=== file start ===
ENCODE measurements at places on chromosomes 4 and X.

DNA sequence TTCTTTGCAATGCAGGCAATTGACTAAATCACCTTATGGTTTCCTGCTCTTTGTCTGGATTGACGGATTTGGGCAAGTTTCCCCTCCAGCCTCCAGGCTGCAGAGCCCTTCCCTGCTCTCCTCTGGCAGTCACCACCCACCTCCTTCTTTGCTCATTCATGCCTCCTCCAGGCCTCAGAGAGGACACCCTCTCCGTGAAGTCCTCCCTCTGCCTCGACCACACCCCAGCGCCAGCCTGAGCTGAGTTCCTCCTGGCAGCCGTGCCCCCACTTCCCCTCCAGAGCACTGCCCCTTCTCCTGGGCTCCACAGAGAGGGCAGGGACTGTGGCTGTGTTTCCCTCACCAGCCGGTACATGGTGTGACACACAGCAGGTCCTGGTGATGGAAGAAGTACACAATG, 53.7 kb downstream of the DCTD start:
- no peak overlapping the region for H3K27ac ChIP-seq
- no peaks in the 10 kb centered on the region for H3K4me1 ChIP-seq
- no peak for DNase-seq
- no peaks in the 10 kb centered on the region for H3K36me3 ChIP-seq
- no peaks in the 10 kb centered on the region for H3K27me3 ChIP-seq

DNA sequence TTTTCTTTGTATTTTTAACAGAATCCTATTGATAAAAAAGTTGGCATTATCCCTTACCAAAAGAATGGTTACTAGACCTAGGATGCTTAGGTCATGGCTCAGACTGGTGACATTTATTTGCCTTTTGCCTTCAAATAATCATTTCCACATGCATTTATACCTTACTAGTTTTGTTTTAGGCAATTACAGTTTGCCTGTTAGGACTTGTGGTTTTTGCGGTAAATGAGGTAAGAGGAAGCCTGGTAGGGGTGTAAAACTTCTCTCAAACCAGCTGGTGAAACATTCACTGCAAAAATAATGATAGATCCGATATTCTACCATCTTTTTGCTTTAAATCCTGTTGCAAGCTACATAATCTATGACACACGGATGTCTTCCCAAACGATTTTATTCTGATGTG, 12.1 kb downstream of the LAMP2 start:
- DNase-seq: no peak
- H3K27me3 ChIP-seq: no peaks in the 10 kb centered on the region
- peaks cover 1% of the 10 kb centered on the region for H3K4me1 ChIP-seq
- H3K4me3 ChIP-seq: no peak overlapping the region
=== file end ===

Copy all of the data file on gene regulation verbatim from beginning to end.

ENCODE measurements at places on chromosomes 4 and X.

DNA sequence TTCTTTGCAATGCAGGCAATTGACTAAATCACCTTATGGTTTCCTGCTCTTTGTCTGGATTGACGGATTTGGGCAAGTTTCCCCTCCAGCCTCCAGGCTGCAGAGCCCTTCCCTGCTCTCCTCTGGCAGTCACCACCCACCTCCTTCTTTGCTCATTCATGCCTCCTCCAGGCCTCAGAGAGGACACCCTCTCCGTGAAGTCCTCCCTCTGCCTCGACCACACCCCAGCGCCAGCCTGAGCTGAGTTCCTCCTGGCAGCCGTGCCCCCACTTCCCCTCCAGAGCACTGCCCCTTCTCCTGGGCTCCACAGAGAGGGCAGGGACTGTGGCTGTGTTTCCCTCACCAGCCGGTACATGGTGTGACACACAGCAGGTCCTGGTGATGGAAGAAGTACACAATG, 53.7 kb downstream of the DCTD start:
- no peak overlapping the region for H3K27ac ChIP-seq
- no peaks in the 10 kb centered on the region for H3K4me1 ChIP-seq
- no peak for DNase-seq
- no peaks in the 10 kb centered on the region for H3K36me3 ChIP-seq
- no peaks in the 10 kb centered on the region for H3K27me3 ChIP-seq

DNA sequence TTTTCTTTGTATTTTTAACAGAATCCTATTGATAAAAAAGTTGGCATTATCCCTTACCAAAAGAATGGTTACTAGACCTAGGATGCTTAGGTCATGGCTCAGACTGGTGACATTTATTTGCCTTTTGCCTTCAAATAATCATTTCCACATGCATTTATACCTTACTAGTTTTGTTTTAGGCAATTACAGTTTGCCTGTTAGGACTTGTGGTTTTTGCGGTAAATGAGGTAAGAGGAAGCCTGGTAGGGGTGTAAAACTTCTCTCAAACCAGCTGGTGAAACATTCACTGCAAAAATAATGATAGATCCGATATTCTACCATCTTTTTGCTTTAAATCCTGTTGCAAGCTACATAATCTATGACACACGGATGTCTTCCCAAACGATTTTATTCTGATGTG, 12.1 kb downstream of the LAMP2 start:
- DNase-seq: no peak
- H3K27me3 ChIP-seq: no peaks in the 10 kb centered on the region
- peaks cover 1% of the 10 kb centered on the region for H3K4me1 ChIP-seq
- H3K4me3 ChIP-seq: no peak overlapping the region